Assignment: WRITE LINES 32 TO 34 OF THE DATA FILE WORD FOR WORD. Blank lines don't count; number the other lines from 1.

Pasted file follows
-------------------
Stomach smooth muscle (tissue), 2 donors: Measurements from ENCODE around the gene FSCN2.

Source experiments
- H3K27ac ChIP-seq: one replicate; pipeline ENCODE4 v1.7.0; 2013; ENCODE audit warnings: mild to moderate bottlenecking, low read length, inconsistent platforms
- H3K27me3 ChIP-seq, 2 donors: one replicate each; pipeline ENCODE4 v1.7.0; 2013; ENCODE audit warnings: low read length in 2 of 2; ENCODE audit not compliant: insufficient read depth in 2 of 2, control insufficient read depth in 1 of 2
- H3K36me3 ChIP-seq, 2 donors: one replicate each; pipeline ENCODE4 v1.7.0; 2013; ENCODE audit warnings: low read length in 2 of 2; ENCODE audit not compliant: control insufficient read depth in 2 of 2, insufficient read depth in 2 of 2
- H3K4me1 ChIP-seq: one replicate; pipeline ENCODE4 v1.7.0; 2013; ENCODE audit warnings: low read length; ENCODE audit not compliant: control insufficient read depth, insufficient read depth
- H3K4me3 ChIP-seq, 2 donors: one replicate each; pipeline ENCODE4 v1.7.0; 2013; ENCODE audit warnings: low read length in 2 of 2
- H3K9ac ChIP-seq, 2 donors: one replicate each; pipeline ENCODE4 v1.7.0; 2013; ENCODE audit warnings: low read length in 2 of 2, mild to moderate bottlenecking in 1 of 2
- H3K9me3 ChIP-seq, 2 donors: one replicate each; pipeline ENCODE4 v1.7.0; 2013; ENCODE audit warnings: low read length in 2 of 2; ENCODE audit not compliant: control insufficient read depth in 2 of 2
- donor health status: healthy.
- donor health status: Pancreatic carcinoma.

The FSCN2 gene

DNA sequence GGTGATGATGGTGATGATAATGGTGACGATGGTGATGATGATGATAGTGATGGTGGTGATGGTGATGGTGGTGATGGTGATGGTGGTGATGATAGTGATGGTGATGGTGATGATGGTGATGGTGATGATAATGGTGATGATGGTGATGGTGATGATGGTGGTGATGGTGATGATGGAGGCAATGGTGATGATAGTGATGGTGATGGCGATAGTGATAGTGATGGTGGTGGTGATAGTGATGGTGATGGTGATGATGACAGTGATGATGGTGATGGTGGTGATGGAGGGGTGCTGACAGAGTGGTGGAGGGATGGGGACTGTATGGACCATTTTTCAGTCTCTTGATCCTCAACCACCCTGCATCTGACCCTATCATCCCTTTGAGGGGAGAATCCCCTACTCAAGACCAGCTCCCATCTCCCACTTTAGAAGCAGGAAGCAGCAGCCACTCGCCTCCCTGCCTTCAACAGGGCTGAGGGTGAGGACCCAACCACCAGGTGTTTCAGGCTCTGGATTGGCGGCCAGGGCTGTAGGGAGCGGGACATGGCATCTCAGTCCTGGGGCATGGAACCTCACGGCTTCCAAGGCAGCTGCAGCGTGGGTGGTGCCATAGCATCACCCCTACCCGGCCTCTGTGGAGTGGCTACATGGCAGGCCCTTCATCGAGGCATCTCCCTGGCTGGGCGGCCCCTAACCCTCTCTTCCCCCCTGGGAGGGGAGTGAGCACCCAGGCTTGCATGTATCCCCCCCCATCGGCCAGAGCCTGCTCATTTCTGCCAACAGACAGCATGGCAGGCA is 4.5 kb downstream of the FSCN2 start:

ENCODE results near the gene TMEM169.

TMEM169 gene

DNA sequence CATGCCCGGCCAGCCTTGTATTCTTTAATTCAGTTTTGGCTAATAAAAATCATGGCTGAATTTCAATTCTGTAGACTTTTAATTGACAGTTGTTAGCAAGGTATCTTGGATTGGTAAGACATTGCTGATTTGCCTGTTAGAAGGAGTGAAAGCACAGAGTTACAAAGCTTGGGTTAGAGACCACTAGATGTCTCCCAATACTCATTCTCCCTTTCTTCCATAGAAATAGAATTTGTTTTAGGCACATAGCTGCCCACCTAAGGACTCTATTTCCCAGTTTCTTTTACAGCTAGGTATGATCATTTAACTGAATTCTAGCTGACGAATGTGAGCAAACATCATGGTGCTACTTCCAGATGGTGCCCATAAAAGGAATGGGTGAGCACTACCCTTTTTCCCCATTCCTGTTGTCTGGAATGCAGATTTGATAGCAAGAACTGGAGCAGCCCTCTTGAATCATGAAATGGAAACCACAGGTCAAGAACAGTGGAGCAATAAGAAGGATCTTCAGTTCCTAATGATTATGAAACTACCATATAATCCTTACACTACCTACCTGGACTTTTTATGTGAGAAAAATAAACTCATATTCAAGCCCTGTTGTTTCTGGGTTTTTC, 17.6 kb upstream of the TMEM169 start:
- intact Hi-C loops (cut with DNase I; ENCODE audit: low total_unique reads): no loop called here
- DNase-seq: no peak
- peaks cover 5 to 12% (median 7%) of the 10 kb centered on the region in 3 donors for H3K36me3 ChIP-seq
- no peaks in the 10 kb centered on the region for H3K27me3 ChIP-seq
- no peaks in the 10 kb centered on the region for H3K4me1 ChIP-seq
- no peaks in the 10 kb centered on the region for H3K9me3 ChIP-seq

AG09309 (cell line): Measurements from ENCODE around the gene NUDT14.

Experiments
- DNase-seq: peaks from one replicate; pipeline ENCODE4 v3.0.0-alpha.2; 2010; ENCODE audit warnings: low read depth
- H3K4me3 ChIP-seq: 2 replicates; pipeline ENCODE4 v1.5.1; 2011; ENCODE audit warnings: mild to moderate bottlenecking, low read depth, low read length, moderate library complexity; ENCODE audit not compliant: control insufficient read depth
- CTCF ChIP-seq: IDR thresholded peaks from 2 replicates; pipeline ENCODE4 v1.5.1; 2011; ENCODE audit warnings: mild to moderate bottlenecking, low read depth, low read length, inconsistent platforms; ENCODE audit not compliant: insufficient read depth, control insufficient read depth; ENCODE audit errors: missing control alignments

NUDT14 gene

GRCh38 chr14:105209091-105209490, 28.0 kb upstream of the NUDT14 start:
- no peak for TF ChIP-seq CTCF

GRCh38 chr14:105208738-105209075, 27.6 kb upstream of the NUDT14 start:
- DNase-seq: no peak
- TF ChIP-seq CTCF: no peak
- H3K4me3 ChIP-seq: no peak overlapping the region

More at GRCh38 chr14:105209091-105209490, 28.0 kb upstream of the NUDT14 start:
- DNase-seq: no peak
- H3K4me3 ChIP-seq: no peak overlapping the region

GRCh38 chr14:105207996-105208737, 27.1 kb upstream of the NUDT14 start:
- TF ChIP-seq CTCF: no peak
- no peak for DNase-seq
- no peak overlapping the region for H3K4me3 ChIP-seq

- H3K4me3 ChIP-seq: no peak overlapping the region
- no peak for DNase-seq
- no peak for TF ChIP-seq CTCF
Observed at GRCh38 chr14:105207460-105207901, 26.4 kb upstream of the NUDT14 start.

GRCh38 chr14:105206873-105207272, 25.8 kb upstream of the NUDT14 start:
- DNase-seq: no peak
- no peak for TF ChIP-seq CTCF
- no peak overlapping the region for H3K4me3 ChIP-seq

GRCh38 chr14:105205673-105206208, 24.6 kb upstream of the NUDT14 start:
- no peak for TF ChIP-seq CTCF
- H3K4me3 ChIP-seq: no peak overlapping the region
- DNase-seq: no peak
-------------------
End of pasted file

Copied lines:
- DNase-seq: no peak
- TF ChIP-seq CTCF: no peak
- H3K4me3 ChIP-seq: no peak overlapping the region